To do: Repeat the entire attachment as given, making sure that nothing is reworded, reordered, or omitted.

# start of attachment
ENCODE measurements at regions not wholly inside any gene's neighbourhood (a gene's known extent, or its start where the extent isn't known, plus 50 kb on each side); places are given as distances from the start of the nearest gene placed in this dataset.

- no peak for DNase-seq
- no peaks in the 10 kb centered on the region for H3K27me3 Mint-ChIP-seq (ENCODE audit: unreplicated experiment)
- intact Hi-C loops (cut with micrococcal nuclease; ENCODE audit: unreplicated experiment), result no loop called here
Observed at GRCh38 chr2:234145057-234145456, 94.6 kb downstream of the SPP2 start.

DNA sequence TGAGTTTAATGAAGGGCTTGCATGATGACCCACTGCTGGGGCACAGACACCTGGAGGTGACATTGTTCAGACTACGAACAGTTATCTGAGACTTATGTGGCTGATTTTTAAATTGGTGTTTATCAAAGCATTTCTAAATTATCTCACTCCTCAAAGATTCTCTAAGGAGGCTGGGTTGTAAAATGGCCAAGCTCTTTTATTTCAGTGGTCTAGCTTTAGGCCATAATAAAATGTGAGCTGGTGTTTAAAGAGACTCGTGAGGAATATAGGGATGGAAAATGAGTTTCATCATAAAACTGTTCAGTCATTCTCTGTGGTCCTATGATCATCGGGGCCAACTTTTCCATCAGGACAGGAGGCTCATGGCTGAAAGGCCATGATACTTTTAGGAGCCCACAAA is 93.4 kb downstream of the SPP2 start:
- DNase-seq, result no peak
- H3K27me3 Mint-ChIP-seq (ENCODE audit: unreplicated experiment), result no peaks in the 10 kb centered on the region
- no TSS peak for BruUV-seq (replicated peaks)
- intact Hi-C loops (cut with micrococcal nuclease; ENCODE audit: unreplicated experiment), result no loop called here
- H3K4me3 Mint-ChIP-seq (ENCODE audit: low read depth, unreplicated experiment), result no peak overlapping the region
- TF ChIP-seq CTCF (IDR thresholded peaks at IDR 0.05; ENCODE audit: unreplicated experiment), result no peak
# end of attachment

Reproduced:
ENCODE measurements at regions not wholly inside any gene's neighbourhood (a gene's known extent, or its start where the extent isn't known, plus 50 kb on each side); places are given as distances from the start of the nearest gene placed in this dataset.

- no peak for DNase-seq
- no peaks in the 10 kb centered on the region for H3K27me3 Mint-ChIP-seq (ENCODE audit: unreplicated experiment)
- intact Hi-C loops (cut with micrococcal nuclease; ENCODE audit: unreplicated experiment), result no loop called here
Observed at GRCh38 chr2:234145057-234145456, 94.6 kb downstream of the SPP2 start.

DNA sequence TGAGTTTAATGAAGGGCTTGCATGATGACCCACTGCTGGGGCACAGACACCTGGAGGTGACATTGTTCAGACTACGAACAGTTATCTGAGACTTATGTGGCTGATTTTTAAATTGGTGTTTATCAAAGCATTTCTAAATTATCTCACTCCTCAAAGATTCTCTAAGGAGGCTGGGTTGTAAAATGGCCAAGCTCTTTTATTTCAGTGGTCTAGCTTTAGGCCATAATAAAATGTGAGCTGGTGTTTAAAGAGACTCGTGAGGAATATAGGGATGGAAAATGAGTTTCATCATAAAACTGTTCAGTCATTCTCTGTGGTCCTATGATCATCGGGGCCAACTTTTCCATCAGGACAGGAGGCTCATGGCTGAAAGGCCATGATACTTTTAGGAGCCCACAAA is 93.4 kb downstream of the SPP2 start:
- DNase-seq, result no peak
- H3K27me3 Mint-ChIP-seq (ENCODE audit: unreplicated experiment), result no peaks in the 10 kb centered on the region
- no TSS peak for BruUV-seq (replicated peaks)
- intact Hi-C loops (cut with micrococcal nuclease; ENCODE audit: unreplicated experiment), result no loop called here
- H3K4me3 Mint-ChIP-seq (ENCODE audit: low read depth, unreplicated experiment), result no peak overlapping the region
- TF ChIP-seq CTCF (IDR thresholded peaks at IDR 0.05; ENCODE audit: unreplicated experiment), result no peak